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Child Development Research
Volume 2011 (2011), Article ID 462389, 9 pages
http://dx.doi.org/10.1155/2011/462389
Research Article

Gaze Perception Develops Atypically in Children with Autism

School of Psychology, University of Dundee, Dundee DD1 4HN, Scotland

Received 1 September 2010; Accepted 3 November 2010

Academic Editor: Tricia Striano

Copyright © 2011 Simon Webster and Douglas D. Potter. This is an open access article distributed under the Creative Commons Attribution License, which permits unrestricted use, distribution, and reproduction in any medium, provided the original work is properly cited.

Abstract

The Mindblindness model is the main model of social cognitive development in autism. This model assumes that eye direction detection and eye contact detection develop typically in autism (Baron-Cohen, 1995). The model's assumption of maturational development implies that when these skills are abnormal, they must either be absent or developmentally delayed. In contrast, the atypical modularisation hypothesis predicts that these skills can develop deviantly—successfully but atypically—in children with autism. Two computer-based tasks were used to assess eye direction detection and eye contact detection in children with autism and in typically developing children. These skills were developmentally deviant in children with autism. The findings support a model of social cognition in autism that accounts for developmental processes.

1. Introduction

Children with autism may attend to other people’s eyes abnormally. For example, an absence of gaze following is a specific (but insensitive) marker for autism in infancy [1, 2]. However, many children with autism do develop an ability to respond to gaze [3, 4]. Gaze information is important in language development [5]. It may also be important for Theory of Mind development [6], although there is no strong evidence for this claim [79]. This study examined how gaze perception develops in children with autism.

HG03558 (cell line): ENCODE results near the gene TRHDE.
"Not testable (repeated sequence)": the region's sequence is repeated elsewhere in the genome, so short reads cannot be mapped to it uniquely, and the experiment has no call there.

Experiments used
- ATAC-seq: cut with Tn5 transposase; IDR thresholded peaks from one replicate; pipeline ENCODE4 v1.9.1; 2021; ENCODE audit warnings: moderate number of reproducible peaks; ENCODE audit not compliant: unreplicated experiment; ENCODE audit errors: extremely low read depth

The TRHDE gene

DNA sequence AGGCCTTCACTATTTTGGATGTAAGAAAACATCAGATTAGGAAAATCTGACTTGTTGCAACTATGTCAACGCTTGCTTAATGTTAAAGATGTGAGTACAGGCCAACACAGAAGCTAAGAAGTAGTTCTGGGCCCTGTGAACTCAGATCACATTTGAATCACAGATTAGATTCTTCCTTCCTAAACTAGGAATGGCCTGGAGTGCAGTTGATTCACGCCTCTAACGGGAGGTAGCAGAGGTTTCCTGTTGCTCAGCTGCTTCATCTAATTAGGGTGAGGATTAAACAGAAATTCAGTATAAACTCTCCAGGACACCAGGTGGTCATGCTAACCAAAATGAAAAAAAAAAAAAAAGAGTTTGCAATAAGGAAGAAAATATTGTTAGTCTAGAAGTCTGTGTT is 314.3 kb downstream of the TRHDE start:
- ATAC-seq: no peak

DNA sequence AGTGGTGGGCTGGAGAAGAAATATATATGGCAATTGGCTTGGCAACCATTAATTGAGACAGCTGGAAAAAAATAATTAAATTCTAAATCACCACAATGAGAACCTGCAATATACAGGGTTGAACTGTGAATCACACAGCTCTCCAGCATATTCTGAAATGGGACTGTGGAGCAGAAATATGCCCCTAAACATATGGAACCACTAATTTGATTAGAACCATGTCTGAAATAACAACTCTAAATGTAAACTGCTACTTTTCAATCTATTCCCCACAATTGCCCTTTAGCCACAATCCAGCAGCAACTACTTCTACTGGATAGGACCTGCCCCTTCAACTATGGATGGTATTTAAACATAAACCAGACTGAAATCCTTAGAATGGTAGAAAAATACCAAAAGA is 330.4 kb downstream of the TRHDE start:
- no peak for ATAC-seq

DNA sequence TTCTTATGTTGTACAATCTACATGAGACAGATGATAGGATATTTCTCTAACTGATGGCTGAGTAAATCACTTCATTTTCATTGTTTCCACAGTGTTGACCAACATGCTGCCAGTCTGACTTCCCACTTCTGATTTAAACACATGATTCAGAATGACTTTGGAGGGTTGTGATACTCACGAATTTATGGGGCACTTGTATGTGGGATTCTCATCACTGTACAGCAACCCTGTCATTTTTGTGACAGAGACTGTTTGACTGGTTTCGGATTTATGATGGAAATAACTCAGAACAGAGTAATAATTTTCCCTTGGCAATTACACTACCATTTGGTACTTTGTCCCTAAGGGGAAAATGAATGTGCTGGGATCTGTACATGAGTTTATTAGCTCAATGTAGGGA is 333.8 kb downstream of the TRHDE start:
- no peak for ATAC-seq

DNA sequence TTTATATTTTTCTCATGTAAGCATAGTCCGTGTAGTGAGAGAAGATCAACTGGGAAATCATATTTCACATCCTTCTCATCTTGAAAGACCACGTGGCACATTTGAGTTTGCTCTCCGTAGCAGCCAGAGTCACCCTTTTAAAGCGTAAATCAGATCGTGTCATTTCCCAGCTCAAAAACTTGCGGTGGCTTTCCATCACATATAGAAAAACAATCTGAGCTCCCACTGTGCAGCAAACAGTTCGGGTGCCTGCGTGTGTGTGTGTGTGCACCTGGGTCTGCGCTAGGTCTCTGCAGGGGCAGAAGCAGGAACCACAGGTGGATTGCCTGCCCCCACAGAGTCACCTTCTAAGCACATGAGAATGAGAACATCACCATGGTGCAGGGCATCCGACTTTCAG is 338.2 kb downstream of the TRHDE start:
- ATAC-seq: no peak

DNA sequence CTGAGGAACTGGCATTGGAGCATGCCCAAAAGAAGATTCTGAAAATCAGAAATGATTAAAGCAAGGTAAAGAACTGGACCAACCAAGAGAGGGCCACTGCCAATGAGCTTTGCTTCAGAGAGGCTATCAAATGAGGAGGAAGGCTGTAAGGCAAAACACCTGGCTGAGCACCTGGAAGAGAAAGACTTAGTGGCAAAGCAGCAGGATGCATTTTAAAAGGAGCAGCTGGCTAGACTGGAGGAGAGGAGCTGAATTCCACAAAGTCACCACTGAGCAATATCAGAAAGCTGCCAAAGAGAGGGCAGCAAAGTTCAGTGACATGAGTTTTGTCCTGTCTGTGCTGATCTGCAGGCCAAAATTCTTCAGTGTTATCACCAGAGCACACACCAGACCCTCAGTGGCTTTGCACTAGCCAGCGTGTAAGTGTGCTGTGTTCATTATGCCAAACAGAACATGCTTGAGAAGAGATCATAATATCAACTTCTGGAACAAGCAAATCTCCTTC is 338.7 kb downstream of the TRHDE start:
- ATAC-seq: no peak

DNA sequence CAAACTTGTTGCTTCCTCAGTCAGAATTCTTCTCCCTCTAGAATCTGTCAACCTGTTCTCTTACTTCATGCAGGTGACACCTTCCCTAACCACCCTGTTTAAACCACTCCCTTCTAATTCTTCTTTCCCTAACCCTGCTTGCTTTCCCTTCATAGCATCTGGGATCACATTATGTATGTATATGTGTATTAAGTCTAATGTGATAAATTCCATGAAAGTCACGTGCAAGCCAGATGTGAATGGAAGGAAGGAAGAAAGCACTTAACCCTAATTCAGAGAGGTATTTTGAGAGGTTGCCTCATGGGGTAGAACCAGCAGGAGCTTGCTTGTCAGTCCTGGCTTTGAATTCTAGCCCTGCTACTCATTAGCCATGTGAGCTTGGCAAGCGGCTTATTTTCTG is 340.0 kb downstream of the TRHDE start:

The Mindblindness model is the main model of social cognitive development in autism [6, 10]. Gaze perception is an important feature of that model. One of the modules (“neurocognitive mechanisms”) in this model is the Eye-Direction Detector (EDD). This mechanism is assumed to be “intact” (typical) in all children with autism [6]. EDD would detect the presence of eyes and would build dyadic representations of their direction. Two studies have examined eye direction detection in autism and have found this skill to be typical [11, 12]. However, these studies did not examine reaction time data and did not examine the development of this skill. A more recent study, which measured reaction times and which used demanding stimuli, found deficits in eye direction detection in autism [13].

Eye contact detection is not typical in autism. A study of home videos made at the age of 12 months found that infants with autism looked less at other people than did developmentally delayed and typically developing infants [14]. A semistructured interview, administered to parents of children with autism, revealed abnormalities in the frequency and intensity of eye contact before 2 years of age [15]. Insensitivity to eye contact is apparent in experimental studies of children with autism. Gepner found that a group of children with autism and learning disability was less accurate at detecting eye contact than were younger, typically developing control groups [16]. Two recent studies found that children with autism (without learning disability) were less accurate than typically developing controls at detecting eye contact [13, 17]. These studies did not examine the development of eye contact detection in autism.